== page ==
For some, having Trump at the helm of the USA is a frightening thought.
Outgoing President Barack Obama has said he is “uniquely unqualified”. But he does find support in some quarters. Trump is an “agent for change,” according to Nigel Farage.
Trump in many ways is a unique presidential candidate. No career politician, he is a businessman – his wealth is estimated at £3.7bn (£2.96 billion) according to Forbes – who has dabbled in reality TV and has not an ounce of political experience. But this doesn’t mean his run in office, if elected, would be a disaster.
Trump will find it hard to make good on the various controversial and divisive visions for the US he has set out, including the now infamous Mexican wall.
That’s because although presidential powers have been expanding, if elected, Trump, like those before him, will encounter many limitations in bringing about change. He will be able to make treaties (official agreements with other nations), but only if two-thirds of senators agree.
He could break international agreements such as the Iran nuclear deal and the Paris climate accords, and he would have control over the US nuclear arsenal. There could be one hell of a stink from Congress though, and if there wasn’t public support for his policies, and if there is enough of an outcry, they may still not happen.
Trump can’t make laws – these have to be agreed in the House of Representatives and the Senate – but he can veto bills. Ultimately this can be overridden by Congress. He can’t raise or lower taxes without Congressional approval.
He has to fund things according to what Congress has approved. So if things need funding, he’s going to have to convince Congress.
There’s also plenty Trump could bring to the Oval Office desk that voters find appealing. He wants to hold Washington to account – his whole campaign has been riding the anti-Establishment wave. This is attractive to voters because they believe a rich businessman will be impervious to corruption.
To those in Trump’s inner circle, business and the classic skills associated with being in the industry are his strengths.
His adviser Anthony Scaramucci recently told the BBC Radio 4 Today programme that after the media has gone “bonkers crazy” over Trump’s election win, “they’re going to find… he’s a deal maker, negotiator”.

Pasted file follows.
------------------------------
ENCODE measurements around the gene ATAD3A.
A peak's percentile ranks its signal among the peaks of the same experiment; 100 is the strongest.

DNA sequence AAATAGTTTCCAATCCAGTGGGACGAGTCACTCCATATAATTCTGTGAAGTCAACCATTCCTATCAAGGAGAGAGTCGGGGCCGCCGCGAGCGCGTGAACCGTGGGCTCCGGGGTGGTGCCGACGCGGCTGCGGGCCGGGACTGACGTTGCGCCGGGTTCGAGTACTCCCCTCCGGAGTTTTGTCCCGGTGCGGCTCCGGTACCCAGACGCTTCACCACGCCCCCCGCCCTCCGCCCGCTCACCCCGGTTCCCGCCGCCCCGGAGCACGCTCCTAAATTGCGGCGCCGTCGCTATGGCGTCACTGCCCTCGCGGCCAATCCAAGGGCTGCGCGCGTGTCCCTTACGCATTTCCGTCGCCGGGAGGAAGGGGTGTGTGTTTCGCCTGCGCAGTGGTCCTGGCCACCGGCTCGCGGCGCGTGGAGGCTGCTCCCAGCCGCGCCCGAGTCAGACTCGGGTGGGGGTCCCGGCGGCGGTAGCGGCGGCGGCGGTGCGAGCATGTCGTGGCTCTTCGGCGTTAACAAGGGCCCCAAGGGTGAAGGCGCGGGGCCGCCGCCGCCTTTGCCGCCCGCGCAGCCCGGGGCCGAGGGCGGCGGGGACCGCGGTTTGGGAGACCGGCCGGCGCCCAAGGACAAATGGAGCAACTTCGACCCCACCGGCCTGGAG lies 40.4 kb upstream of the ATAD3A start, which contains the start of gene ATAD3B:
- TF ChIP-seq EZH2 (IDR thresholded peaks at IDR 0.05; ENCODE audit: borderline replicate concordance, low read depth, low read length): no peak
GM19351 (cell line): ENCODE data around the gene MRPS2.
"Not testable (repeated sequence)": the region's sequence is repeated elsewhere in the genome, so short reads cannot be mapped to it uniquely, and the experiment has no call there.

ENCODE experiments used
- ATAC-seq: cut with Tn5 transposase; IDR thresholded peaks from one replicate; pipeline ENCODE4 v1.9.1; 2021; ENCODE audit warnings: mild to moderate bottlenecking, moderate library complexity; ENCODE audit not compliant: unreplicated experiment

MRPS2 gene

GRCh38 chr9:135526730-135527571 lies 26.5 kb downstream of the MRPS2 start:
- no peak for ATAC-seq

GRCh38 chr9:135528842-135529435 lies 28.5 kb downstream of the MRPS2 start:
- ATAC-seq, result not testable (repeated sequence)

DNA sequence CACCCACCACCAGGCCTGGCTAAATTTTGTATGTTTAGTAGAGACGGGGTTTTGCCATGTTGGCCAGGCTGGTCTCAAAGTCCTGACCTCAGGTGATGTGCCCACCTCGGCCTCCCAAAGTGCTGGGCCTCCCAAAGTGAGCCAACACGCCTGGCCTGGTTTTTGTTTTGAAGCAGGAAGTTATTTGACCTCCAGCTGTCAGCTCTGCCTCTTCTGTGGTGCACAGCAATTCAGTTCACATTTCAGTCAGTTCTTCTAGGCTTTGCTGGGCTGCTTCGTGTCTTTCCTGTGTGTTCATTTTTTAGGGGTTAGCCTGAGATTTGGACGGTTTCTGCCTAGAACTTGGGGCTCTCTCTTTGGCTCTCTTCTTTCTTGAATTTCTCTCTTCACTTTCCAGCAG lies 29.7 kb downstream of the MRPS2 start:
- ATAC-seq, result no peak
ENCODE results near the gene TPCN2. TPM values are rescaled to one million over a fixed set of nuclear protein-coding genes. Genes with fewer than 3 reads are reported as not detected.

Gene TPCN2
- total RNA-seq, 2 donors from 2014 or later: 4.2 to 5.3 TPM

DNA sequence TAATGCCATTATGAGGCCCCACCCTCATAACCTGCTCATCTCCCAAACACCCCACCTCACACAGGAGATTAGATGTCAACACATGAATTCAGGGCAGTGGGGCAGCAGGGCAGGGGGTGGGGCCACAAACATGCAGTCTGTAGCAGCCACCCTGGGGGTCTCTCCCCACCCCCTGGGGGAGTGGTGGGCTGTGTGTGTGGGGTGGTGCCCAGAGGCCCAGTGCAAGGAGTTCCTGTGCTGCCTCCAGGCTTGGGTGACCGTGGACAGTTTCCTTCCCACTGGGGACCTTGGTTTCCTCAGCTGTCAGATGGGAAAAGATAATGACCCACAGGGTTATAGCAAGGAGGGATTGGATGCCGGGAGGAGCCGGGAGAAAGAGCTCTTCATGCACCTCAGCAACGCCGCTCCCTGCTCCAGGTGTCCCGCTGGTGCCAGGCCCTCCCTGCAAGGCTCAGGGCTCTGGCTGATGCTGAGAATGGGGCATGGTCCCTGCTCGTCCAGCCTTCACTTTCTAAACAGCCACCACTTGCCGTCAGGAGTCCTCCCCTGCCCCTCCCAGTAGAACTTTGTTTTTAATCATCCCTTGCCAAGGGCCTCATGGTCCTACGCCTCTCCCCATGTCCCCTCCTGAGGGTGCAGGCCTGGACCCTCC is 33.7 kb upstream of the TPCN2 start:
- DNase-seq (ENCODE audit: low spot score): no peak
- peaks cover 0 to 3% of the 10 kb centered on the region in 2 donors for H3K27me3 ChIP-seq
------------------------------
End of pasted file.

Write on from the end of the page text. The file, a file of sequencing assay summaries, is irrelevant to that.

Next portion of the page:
“He’ll bring a magnanimous side to his personality out that will shock everybody.”
High on Trump’s agenda will be to “cut a deal” with the Democrats and discuss with international allies how they can have a better relationship, says Scaramucci, adding: “This is a very, very good man and this is a guy that can run the country because he’ll surround himself with the right people.”
One international ally keeping a close eye on the race for the White House is the largest foreign investor in the US: the UK.
Naturally the UK has a vested interest in keeping the “economic special relationship” between both of the countries alive and John Dickerman, the CBI head of the US, says the industry finds both Trump and Clinton’s commitment to “building on, and developing, this unique political and trading partnership” encouraging.
Running a business and running a superpower are two different things. However, one would hope that Trump’s grand claims about his business empire – some of which have been contested – mean he is a man who understands the economy.
His vision to create a “dynamic booming economy that will create 25 million new jobs over the next decade” should be welcomed if it’s deliverable.
US presidents tend to have more control over foreign policy than domestic policy. And Trump plans to apply his business skills to international relations by taking a more transactional approach.
He wants to make sure the US benefits from its international alliances. This attitude is most summed up by his frustrations over the military alliance Nato – a Cold War-era agreement between nations to help one another if one comes under attack – saying the US cannot afford to pay for countries in Europe without compensation.
But Trump is not the only one to vent about Nato. The alliance requires members to spend two per cent GDP on defence and in March, outgoing US President Barack Obama called on the then UK Prime Minister David Cameron to ensure the UK paid “its fair share” on defence.